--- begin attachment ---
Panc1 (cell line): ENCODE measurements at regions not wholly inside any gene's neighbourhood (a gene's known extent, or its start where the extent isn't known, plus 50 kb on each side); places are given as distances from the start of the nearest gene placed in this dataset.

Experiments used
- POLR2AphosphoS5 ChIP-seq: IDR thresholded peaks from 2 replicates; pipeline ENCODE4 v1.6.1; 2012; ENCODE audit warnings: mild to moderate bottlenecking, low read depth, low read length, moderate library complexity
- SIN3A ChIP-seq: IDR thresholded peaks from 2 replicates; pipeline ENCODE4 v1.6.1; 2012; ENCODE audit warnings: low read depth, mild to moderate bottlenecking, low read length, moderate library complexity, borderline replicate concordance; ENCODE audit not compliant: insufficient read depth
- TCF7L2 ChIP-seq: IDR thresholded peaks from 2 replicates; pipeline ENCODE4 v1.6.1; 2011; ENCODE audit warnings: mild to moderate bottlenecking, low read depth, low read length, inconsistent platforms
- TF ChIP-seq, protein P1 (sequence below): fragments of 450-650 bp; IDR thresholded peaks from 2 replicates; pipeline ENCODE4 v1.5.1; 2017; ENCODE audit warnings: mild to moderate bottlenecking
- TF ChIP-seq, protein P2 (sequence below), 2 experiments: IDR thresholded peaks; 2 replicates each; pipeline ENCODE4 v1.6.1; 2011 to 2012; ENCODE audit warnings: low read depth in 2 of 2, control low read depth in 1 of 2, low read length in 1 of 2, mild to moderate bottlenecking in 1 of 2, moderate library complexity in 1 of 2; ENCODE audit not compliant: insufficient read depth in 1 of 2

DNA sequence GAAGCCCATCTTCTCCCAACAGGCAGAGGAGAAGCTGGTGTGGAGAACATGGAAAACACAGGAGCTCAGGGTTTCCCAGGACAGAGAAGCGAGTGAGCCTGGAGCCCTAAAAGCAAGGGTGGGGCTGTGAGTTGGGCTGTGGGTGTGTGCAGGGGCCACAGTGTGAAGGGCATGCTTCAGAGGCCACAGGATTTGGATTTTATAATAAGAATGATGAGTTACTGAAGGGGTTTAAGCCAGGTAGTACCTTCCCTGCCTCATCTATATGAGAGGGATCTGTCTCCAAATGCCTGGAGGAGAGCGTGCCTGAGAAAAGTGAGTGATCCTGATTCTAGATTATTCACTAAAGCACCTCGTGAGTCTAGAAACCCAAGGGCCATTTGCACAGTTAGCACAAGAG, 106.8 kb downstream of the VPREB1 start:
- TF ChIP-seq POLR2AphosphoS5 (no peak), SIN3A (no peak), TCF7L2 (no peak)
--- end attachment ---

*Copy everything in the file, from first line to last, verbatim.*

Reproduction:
Panc1 (cell line): ENCODE measurements at regions not wholly inside any gene's neighbourhood (a gene's known extent, or its start where the extent isn't known, plus 50 kb on each side); places are given as distances from the start of the nearest gene placed in this dataset.

Experiments used
- POLR2AphosphoS5 ChIP-seq: IDR thresholded peaks from 2 replicates; pipeline ENCODE4 v1.6.1; 2012; ENCODE audit warnings: mild to moderate bottlenecking, low read depth, low read length, moderate library complexity
- SIN3A ChIP-seq: IDR thresholded peaks from 2 replicates; pipeline ENCODE4 v1.6.1; 2012; ENCODE audit warnings: low read depth, mild to moderate bottlenecking, low read length, moderate library complexity, borderline replicate concordance; ENCODE audit not compliant: insufficient read depth
- TCF7L2 ChIP-seq: IDR thresholded peaks from 2 replicates; pipeline ENCODE4 v1.6.1; 2011; ENCODE audit warnings: mild to moderate bottlenecking, low read depth, low read length, inconsistent platforms
- TF ChIP-seq, protein P1 (sequence below): fragments of 450-650 bp; IDR thresholded peaks from 2 replicates; pipeline ENCODE4 v1.5.1; 2017; ENCODE audit warnings: mild to moderate bottlenecking
- TF ChIP-seq, protein P2 (sequence below), 2 experiments: IDR thresholded peaks; 2 replicates each; pipeline ENCODE4 v1.6.1; 2011 to 2012; ENCODE audit warnings: low read depth in 2 of 2, control low read depth in 1 of 2, low read length in 1 of 2, mild to moderate bottlenecking in 1 of 2, moderate library complexity in 1 of 2; ENCODE audit not compliant: insufficient read depth in 1 of 2

DNA sequence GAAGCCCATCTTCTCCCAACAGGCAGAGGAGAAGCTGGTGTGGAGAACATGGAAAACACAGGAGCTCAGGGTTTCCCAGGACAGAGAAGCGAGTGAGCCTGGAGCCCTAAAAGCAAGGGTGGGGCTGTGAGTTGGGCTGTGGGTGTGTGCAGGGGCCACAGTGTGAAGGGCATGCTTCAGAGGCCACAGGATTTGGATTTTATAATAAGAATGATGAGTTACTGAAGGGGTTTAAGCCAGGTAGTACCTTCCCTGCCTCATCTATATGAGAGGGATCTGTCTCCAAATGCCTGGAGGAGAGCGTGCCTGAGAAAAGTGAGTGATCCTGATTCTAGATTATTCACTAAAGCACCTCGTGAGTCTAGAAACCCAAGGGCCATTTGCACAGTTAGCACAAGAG, 106.8 kb downstream of the VPREB1 start:
- TF ChIP-seq POLR2AphosphoS5 (no peak), SIN3A (no peak), TCF7L2 (no peak)